Smithfield Foods Inc. and the University of Virginia (UVA) School of Engineering & Applied Science announced Feb. 20 a research partnership to explore and advance regenerative medicine technologies leveraging porcine bioproducts.
The research is part of a collaborative project between UVA and Smithfield Bioscience, a strategic business platform within Smithfield Foods that is focused on supporting a range of biotechnology solutions in areas of human therapeutics, tissue fabrication and regenerative medicine.
"Nearly 1 million Americans suffer from injuries, disorders and diseases that result in a significant amount of skeletal muscle loss each year," said Courtney Stanton, vice president of Smithfield Bioscience & Renewable Bioproducts. "From our wounded veterans to babies born with a cleft lip to those who have suffered traumatic accidents, there is an overwhelming need for bioengineered skeletal muscle. This research and partnership with UVA is a promising step toward meeting this demand."
The goal of this research is to develop and test a tissue engineering process for skeletal muscle repair and regeneration using porcine-derived materials. Leveraging these porcine materials has its advantages because it can be muscle specific prior to implantation and more easily accepted by the human body. Researchers will also conduct proof-of-concept studies, which are a critical step in pursuing clinical trials.
"The research partnership between UVA and Smithfield Bioscience represents engineering at its best, as this partnership seeks to leverage the strengths of both organizations to ultimately use engineered cells and tissues as products that will benefit patients," said Frederick H. Epstein, chair of UVA's biomedical engineering department and professor of radiology and medical imaging.
This research is an important part of a larger consortium of about 100 organizations, including Smithfield and UVA. These organizations are coming together under the Advanced Regenerative Manufacturing Institute that is working to accelerate regenerative tissue research and creating state-of-the-art manufacturing innovations in biomaterial and cell processing for critical U.S. Department of Defense and civilian needs.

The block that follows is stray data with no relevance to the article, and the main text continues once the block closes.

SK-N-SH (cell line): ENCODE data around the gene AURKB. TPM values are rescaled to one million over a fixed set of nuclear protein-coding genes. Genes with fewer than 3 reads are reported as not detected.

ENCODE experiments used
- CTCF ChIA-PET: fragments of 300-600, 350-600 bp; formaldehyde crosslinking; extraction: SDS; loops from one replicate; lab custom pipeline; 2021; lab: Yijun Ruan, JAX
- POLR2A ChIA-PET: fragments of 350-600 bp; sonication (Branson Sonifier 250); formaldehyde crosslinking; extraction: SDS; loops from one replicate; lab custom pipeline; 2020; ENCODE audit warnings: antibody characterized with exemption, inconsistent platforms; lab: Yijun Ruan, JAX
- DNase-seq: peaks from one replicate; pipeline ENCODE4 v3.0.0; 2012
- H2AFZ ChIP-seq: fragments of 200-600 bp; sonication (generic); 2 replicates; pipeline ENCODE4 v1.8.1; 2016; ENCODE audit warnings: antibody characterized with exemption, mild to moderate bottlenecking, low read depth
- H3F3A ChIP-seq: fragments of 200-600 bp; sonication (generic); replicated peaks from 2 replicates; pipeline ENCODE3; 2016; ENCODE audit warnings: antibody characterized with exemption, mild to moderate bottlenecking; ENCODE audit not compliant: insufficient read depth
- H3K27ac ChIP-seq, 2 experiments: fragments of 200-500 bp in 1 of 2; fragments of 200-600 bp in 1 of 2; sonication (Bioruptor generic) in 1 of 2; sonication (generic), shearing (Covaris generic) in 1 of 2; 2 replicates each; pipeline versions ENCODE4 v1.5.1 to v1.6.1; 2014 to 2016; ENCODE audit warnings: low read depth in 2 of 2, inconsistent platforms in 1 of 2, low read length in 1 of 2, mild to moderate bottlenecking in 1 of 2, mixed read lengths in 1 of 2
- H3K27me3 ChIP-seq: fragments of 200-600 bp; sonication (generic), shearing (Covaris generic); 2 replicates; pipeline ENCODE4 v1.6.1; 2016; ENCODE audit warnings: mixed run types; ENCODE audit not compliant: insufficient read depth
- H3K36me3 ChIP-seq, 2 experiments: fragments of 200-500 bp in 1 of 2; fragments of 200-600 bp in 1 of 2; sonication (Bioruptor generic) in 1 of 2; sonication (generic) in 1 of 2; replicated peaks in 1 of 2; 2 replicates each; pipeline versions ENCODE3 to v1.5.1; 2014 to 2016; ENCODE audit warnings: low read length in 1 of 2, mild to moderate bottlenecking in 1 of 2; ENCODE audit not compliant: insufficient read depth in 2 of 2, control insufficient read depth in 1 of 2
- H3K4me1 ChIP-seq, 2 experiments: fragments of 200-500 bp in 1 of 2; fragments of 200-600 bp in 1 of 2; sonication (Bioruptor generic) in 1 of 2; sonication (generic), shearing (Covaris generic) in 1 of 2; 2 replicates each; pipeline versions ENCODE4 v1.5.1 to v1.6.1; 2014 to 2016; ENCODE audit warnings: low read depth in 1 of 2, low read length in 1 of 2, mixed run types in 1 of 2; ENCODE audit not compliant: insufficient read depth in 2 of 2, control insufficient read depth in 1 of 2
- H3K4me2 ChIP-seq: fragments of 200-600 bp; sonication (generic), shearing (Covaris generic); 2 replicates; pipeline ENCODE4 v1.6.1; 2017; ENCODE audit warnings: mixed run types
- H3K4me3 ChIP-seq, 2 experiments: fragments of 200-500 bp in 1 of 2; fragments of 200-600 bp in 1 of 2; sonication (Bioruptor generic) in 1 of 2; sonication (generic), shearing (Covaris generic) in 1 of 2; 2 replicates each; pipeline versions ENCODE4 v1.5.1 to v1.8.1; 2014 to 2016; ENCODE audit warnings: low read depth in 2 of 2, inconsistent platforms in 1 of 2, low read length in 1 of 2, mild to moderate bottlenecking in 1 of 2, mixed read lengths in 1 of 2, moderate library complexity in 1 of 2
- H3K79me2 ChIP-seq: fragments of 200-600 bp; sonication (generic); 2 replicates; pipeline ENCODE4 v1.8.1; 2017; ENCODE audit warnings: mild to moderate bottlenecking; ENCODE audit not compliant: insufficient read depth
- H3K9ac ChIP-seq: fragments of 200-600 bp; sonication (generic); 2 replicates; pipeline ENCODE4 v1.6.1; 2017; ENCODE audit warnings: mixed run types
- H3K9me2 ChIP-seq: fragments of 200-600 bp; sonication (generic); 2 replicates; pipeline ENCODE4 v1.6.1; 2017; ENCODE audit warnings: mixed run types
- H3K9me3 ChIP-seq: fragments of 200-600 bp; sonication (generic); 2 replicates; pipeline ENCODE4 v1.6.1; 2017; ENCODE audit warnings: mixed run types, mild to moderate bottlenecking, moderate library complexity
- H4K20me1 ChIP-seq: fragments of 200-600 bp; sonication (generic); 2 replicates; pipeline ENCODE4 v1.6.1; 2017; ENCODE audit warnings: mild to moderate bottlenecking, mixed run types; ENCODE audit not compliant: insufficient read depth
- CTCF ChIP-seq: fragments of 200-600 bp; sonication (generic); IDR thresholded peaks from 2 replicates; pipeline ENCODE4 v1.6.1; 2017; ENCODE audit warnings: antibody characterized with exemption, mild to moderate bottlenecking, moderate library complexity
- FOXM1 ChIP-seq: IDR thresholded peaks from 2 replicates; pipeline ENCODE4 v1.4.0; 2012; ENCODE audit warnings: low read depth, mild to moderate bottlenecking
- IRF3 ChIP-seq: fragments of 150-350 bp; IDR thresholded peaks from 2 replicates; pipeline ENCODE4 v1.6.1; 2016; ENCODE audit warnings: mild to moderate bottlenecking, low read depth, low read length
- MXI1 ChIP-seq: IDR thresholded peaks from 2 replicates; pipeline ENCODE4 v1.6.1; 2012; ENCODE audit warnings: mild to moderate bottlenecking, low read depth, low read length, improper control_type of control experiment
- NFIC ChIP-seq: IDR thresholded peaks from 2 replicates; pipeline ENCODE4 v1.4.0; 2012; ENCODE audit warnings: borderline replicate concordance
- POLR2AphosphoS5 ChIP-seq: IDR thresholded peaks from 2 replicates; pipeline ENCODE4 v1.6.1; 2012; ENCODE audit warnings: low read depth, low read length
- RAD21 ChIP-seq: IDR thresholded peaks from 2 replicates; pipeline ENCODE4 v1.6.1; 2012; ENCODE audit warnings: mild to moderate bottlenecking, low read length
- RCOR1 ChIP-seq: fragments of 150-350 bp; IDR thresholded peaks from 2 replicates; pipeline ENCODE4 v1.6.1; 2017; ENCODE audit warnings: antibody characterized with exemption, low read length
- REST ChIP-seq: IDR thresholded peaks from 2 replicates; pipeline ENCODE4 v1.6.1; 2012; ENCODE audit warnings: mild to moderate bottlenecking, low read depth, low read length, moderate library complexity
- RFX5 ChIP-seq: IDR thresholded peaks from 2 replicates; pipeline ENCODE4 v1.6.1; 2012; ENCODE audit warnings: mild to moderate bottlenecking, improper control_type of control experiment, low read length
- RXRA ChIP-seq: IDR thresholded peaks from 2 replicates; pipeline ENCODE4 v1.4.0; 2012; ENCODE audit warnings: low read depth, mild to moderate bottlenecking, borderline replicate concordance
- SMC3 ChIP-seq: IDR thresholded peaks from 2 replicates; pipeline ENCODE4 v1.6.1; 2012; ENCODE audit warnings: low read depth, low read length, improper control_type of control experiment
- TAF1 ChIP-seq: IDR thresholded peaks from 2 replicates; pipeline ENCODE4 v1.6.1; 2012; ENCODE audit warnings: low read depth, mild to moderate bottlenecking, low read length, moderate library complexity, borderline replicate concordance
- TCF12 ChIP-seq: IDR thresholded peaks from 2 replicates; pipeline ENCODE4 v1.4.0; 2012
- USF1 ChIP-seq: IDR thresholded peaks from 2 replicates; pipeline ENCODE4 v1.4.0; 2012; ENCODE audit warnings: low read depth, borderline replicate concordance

George Christ, a UVA professor of biomedical engineering and orthopedic surgery, the Mary Muilenburg Stamp professor of orthopedic research in the School of Medicine and co-director of UVA's new $3 million Center for Advanced Biomanufacturing, explained, "There's been a tremendous amount of money and time spent on research and development in tissue engineering and regenerative medicine, but the ability to manufacture the cells, tissues and biomaterials needed on a scale large enough to truly transform patient care doesn't exist. By partnering with Smithfield Bioscience and leveraging porcine bioproducts, we are hoping to help change all of that."
Dr. A. Bobby Chhabra, chair of orthopedic surgery for the UVA Health System, said, "We are hopeful that this research collaboration will reveal new technologies for tissue engineering and regenerative medicine, which would revolutionize the treatments physicians provide to patients with injuries involving large-scale muscle loss associated with upper and lower extremity trauma."